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Friday, 5:50 P.M., St. Petersburg
"Pavel," said Piotr Volodya, "I don't understand."
Pavel Odina squeezed the steering wheel tightly. He looked unpleasantly at the man sitting next to him in the passenger's seat of the van. "You don't understand what, Piotr?"
"You forgive the French," Piotr replied, scratching a woolly sideburn, "so why not the Germans? Both of them have invaded Mother Russia."
Pavel frowned. "If you Can't see the difference, Piotr, you're a fool."
"That's not an answer," said Ivan, one of four men seated in the back.
"It happens to be true," grinned Eduard, who was seated beside him, "but Ivan is right. It isn't an answer."
Pavel shifted gears. This was the part of the nightly, half-hour commute to the Nepokorennykh Prospekt apartments that he hated most. Just two minutes out from the Hermitage, they had to slow as they neared the bottleneck at the Neva River. They were mired in traffic while his political nemeses were proceeding at full speed.
Pavel pulled a neatly-rolled cigarette from his shirt pocket and Piotr lit it for him.
"You still haven't answered me," Piotr said.
"I will," Pavel insisted, "when we've gotten onto the bridge. I Can't think and curse at the same time."
Pavel swung the van suddenly from the center lane to the left lane, jolting the men to the other side. Having fallen asleep when they left the Hermitage, both Oleg and Konstantin awoke with a jolt.
"You're too impatient, Pavel," Ivan said. "What are you in such a rush to get home to, your wife? Since when?"
"Very funny," Pavel said. The truth was, he wasn't hurrying to get to anything. He was in a rush to get away from the pressure, away from the deadline that had consumed them for months on end. Now that it was nearly over, he couldn't wait to go back to designing computer animation software for Mosfilm.
Shifting gears again, Pavel zigzagged between the rows of small Zaporozhets-968s, with their sputtering forty-three-horsepower engines, and the larger, five-seat Volga M-124s. There was also a smattering of foreign cars, though only government officials and black marketeers drove them; no one else could afford to. He and his comrades wouldn't even be driving this van if the TV studio hadn't provided it. The powerful Swiss-made vehicle was the only thing he would miss.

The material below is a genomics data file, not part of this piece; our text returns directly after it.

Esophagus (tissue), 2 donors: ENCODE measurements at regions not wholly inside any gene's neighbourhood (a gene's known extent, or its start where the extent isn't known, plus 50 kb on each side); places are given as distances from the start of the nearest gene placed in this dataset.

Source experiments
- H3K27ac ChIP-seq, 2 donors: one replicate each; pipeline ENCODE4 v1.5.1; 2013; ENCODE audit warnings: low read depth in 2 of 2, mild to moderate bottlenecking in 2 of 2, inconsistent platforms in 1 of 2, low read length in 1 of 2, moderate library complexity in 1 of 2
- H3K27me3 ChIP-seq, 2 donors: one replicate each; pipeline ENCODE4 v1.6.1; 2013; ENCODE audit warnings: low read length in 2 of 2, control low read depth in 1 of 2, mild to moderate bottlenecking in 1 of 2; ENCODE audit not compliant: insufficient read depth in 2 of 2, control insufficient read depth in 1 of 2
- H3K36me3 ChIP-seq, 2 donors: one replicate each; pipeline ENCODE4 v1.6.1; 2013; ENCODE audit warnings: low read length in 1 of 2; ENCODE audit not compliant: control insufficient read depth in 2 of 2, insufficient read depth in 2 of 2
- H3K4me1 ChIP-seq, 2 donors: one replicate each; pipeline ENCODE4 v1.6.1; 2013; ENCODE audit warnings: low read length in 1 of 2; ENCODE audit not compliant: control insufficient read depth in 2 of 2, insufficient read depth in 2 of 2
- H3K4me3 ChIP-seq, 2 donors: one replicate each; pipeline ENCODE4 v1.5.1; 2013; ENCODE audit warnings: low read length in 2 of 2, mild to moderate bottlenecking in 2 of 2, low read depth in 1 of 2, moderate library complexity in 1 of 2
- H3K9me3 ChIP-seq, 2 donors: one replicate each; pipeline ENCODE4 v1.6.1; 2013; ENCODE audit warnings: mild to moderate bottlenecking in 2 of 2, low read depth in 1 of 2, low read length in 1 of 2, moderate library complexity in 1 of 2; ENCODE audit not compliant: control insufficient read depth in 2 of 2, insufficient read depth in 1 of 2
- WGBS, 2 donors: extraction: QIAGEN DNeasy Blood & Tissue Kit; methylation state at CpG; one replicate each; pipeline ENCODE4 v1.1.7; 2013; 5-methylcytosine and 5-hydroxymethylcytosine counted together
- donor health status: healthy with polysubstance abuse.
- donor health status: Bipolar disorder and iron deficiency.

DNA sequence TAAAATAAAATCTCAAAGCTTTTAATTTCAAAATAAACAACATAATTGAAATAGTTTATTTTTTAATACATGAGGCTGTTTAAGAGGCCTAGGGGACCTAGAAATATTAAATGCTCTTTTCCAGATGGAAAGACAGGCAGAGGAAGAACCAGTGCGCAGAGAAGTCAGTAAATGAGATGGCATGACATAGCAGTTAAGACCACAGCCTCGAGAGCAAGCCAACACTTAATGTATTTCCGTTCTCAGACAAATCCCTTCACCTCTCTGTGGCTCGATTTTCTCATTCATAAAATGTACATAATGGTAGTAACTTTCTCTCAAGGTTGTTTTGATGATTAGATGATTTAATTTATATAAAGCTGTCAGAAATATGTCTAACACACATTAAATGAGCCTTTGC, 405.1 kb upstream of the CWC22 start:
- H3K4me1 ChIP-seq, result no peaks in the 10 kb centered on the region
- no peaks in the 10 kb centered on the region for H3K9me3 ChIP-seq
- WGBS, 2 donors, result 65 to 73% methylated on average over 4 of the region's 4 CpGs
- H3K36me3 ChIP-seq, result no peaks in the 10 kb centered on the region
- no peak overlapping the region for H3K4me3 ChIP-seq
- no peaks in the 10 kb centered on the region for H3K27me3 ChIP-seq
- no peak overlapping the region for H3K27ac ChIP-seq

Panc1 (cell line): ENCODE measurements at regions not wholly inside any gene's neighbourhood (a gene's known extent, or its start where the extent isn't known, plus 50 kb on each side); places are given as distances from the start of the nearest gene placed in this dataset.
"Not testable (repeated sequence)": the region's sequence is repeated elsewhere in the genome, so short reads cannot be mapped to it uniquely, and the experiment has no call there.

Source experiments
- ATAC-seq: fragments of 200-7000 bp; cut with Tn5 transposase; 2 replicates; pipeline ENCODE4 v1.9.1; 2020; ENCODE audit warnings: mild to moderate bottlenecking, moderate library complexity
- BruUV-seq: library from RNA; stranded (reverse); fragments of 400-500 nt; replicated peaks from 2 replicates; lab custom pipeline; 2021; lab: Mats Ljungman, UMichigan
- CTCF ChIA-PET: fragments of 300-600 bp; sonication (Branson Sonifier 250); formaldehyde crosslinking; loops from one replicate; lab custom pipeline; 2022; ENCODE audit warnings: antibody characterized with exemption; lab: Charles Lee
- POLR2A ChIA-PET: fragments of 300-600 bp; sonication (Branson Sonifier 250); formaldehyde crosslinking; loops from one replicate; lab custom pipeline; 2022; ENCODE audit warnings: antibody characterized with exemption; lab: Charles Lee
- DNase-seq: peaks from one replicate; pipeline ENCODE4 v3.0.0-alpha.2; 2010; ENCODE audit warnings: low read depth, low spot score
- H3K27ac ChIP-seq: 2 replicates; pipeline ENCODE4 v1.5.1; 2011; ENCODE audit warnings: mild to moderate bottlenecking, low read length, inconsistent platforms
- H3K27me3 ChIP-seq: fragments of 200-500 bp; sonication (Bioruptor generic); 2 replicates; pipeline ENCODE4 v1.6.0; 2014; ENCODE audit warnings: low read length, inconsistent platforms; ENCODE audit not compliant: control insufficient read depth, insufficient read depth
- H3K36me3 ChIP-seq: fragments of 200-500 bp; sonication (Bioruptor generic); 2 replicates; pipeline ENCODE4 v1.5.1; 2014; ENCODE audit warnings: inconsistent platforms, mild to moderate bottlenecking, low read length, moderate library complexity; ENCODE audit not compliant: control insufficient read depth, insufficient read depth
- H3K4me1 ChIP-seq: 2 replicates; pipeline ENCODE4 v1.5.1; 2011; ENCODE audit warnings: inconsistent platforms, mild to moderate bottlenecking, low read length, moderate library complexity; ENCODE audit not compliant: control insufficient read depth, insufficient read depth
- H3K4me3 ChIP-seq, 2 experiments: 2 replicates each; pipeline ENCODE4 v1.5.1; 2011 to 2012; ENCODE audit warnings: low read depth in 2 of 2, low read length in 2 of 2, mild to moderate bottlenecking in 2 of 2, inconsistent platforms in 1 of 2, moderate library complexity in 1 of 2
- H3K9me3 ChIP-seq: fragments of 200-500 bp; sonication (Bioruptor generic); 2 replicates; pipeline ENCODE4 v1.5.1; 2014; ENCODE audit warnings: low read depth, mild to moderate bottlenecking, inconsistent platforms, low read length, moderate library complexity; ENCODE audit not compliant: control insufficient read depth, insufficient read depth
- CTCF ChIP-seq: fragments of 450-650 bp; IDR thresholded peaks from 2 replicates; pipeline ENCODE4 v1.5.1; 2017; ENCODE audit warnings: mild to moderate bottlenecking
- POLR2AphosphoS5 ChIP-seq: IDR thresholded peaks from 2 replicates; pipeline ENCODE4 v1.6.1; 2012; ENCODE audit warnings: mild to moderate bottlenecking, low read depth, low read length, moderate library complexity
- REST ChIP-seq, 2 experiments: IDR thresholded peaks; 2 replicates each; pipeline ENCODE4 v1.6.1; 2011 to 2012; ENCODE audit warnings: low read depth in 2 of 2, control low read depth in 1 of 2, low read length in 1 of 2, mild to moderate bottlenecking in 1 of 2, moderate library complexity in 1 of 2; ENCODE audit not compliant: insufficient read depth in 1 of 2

No, that isn't true, he thought as he glanced west. He savored the sight of the Peter and Paul Fortress on the opposite banks of the Neva as the setting sun glinted off its tall, graceful spires.
He would also miss St. Petersburg. He would miss the beauty of these blazing orange sunsets on the Gulf of Finland, the calming flow of the blue waters of the Neva, the Fontanka, and the Yekateringofki rivers, and the simple splendor of the many Canals. Though the waters were still somewhat dirty from years of Communist neglect, they were no longer thick with foul-smelling industrial waste as they wound through the heart of the ancient city, Russia's Venice. He would miss the majesty of the ruby-red Belozersky Palace, the gilt interiors of the Alexander Nevsky Chapel, where he sometimes went to pray, the towering golden onion domes of Catherine the Great's palace, and the peaceful gardens and cascading fountains of Peter the Great's palace, Petrodvorets. He would miss the sleek, white hydrofoils that skimmed along the Neva looking like something from a science fiction novel by Stanislaw Lem and he would miss the magnificent battleships that dwarfed them, coming and going to the Nakhimov Naval School on Aptekarsky Island in the Neva.
And, of course, he would miss the incomparable Hermitage. Though they weren't supposed to wander in the museum, he always took time to do just that when Colonel Rossky was occupied. Even if someone did see him day after day, he was supposed to be an employee there. No one would give it a thought. Besides, a religious man Can't be put among the likes of Rembrandt's Descent from the Cross, or Carracci's Lamentation of Christ, or his favorite, the School of Ribalta's St. Vincent in a Dungeon, and not be expected to look. Especially when he felt such a kinship to the trapped but resolute St. Vincent.
But he would be happy to get away from the work itself, from the stress and the seven-day workweeks and especially the watchful eyes of Colonel Rossky. He had served under the bastard in Afghanistan, and cursed the fate that had brought them back together for the past eighteen months.